NEW YORK (CNNMoney) -- Oil prices jumped 6% Tuesday, spiking as high as $98 a barrel earlier in the session, as the crisis in Libya sparked concern that the turmoil roiling the Middle East could spread to other producing countries -- including Saudi Arabia.
U.S. crude for April delivery rose $5.71, or 6.4%, to settle at $95.42 a barrel in midday activity. The U.S. market was closed Monday for a holiday, although there was a 6% gain in international trading.
Unrest in Libya has entered its eighth day, fueled by protestors against high unemployment and dictator Moammar Gadhafi's 42-year reign. At least 233 people have been killed since protests began, according to Human Rights Watch.
Gadhafi appeared on state-run television in front of his Tripoli home, the damage still evident from a U.S. bombing in the 1980s, in response to Western news reports that he had fled the country.
"Libya will lead the revolution, will lead America, will lead Asia, will lead the whole world," said Gadhafi, 68, near a statue of a fist crushing an American war plane. "I will be a martyr until the end. Libya we have irrigated by our blood."
Gadhafi also told his fellow Libyans, "They defame your image, unfortunately, in Arab media that are serving the devil. They want to insult you."
"Now it's starting to look like the entire region's on fire, and it looks like it could spread to other parts of the region," said Peter Beutel, oil analyst with energy risk management firm Cameron Hanover. "This thing is getting worse and worse and worse, and it could spread to Saudi Arabia, and that's the big fear."
Libya's importance with regard to oil prices doesn't hinge so much on its oil-producing and exporting capabilities, said Beutel. To put things in perspective, Libya produces about 1.6 million barrels of crude per day, compared with Saudi Arabia's daily production of 8.4 million barrels and worldwide production of 87 million barrels, he said.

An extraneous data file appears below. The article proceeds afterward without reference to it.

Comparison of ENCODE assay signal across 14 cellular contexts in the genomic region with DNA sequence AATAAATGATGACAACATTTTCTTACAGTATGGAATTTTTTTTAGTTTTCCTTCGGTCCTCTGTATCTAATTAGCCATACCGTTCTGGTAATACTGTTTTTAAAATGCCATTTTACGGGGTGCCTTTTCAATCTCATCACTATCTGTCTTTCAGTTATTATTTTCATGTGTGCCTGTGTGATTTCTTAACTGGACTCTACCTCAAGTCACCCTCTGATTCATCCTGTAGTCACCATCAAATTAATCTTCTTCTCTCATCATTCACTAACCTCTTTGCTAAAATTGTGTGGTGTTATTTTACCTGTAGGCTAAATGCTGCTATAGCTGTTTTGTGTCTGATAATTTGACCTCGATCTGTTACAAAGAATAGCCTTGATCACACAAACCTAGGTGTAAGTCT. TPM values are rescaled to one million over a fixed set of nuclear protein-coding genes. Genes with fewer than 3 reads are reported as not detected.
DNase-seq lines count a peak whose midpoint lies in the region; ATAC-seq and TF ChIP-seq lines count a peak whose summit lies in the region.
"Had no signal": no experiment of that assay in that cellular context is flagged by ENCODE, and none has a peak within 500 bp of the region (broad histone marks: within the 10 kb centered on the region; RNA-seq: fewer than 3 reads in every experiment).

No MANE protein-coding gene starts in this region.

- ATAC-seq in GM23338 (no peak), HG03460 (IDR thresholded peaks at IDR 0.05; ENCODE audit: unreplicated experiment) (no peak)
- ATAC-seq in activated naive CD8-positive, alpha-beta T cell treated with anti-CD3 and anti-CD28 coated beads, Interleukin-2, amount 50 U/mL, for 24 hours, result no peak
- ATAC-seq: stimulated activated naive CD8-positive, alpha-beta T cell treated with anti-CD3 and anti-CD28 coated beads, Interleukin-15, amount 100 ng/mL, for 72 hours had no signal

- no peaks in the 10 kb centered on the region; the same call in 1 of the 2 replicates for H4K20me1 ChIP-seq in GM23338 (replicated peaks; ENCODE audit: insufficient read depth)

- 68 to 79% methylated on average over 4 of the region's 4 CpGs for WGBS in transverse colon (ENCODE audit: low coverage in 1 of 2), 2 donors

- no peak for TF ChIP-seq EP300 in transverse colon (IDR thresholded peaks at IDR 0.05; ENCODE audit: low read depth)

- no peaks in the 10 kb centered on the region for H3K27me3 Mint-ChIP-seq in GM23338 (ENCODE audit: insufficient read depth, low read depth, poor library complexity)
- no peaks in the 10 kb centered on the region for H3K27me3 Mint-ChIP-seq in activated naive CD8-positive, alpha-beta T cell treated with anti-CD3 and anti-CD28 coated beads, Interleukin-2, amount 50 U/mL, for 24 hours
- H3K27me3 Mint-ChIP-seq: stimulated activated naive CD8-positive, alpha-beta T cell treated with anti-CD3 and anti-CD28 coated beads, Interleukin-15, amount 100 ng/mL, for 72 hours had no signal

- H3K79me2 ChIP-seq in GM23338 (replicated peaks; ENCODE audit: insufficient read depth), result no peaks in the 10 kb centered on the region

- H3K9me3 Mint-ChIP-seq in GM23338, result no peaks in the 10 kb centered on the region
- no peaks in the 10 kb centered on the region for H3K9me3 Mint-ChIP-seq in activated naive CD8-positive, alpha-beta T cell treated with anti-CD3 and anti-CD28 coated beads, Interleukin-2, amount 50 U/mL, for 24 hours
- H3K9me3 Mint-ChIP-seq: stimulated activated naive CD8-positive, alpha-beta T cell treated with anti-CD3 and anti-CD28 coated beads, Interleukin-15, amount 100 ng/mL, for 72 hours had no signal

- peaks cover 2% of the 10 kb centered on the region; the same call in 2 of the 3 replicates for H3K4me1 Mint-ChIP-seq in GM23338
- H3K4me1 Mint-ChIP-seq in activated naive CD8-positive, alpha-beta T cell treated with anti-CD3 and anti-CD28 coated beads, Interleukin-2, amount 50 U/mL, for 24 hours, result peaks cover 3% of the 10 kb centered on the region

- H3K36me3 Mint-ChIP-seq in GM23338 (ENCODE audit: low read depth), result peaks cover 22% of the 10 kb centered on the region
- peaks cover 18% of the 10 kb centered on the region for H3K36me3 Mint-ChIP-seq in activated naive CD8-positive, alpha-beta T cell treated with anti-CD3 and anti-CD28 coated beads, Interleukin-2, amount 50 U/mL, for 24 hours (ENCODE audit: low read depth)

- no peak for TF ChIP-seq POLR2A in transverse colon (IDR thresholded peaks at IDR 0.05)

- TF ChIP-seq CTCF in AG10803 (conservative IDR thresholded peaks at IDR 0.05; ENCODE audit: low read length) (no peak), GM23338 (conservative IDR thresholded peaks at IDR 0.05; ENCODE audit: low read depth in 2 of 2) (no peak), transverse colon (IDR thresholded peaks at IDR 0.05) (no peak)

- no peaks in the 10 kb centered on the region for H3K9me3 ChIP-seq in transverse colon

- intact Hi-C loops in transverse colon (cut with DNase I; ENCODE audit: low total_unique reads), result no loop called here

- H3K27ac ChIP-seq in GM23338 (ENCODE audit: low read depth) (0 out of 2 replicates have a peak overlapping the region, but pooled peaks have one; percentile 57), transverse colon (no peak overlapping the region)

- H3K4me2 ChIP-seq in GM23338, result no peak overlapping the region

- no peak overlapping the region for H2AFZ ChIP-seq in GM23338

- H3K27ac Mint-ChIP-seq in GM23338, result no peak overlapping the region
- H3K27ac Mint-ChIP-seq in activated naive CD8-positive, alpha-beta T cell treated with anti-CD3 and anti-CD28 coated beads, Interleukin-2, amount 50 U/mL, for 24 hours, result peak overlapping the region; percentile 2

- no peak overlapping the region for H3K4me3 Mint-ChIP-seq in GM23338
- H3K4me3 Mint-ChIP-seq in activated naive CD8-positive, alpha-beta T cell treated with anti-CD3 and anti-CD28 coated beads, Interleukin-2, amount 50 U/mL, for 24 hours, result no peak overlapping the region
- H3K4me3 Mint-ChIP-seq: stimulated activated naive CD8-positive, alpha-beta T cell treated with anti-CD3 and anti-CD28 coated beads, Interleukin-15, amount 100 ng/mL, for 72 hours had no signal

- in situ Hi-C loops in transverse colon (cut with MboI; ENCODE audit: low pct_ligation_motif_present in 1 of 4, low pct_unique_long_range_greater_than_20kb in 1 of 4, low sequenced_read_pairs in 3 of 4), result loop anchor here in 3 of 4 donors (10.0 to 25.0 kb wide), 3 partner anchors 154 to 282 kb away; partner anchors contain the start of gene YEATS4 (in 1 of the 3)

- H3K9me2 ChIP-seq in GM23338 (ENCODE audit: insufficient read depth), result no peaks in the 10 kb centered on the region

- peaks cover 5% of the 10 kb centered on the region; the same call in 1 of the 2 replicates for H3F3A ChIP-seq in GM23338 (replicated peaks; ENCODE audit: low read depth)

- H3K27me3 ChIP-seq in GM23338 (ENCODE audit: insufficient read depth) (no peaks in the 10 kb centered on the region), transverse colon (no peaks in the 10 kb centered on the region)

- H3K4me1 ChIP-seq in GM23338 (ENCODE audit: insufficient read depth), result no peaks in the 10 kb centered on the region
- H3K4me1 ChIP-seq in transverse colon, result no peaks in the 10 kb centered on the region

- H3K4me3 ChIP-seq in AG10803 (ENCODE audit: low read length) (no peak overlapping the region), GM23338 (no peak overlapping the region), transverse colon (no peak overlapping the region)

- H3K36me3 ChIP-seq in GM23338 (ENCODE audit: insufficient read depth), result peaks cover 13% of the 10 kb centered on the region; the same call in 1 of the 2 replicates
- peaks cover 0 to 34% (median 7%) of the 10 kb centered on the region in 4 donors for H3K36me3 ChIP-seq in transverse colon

But now the monarchy of Saudi Arabia, one of the United States' strongest allies and an island of stability in an otherwise tempestuous region, faces an uncertain future.
"Markets have always relied on Saudi Arabia to act as the swing producer, boosting output if supplies were disrupted elsewhere," said Win Thin, global head of emerging markets strategy for Brown Brothers Harriman.
The International Energy Agency, an industry group based in Austria, said Tuesday that it "stands ready, as always, to make oil available to the market in the event of a major supply disruption if alternative supplies cannot readily be made available via normal market mechanisms."
And OPEC has also said it stands ready to hold an emergency meeting to raise its output if needed, according to news reports.
Beutel said that markets are shaken up over the growing realization that the "regional revolution," rather than being a reach for democracy, "will see more radical and extreme elements take over in succession."
The crisis and spike in oil has led to stock market anxiety. U.S. stocks have sold off amid the growing chaos.
Shortly before Gadhafi delivered his speech, Sen. John Kerry, chairman of the U.S. Senate Committee on Foreign Relations, denounced him and said the oil industry should shun him as an international pariah.
"The Gadhafi government's use of deadly force against its own people should mean the end of the regime itself," he said. "It's beyond despicable and I hope we are witnessing its last hours in power. All American and international oil companies should immediately cease operations in Libya until violence against civilians ceases."
But Beutel said these words will have no impact on the behavior of the international oil industry.
"There were people who were dealing with [Gadhafi] clandestinely when it was illegal," he said, referring to the embargo that was lifted in 2004. "There were people dying to jump back in bed with this guy the minute that it was open."
|Overnight Avg Rate||Latest||Change||Last Week|
|30 yr fixed||4.31%||4.34%|
|15 yr fixed||3.70%||3.66%|
|30 yr refi||4.28%||4.31%|
|15 yr refi||3.67%||3.62%|
Today's featured rates:
Steel and aluminum tariffs might be good news for some U.S. mills and smelters. But it could hit other U.S. manufacturers who now depend on imports. More
Unfortunately, economic expansions don't last forever. Eventually, a recession comes along and ruins the party. More
Big companies like Samsung and Intel are showing off self-driving vehicles, virtual-reality viewing stations and super-fast video streaming. More
In 1998, Ntsiki Biyela won a scholarship to study wine making. Now she's about to launch her own brand. More
If you aren't doing this one thing, you could cost yourself hundreds of thousands of dollars. More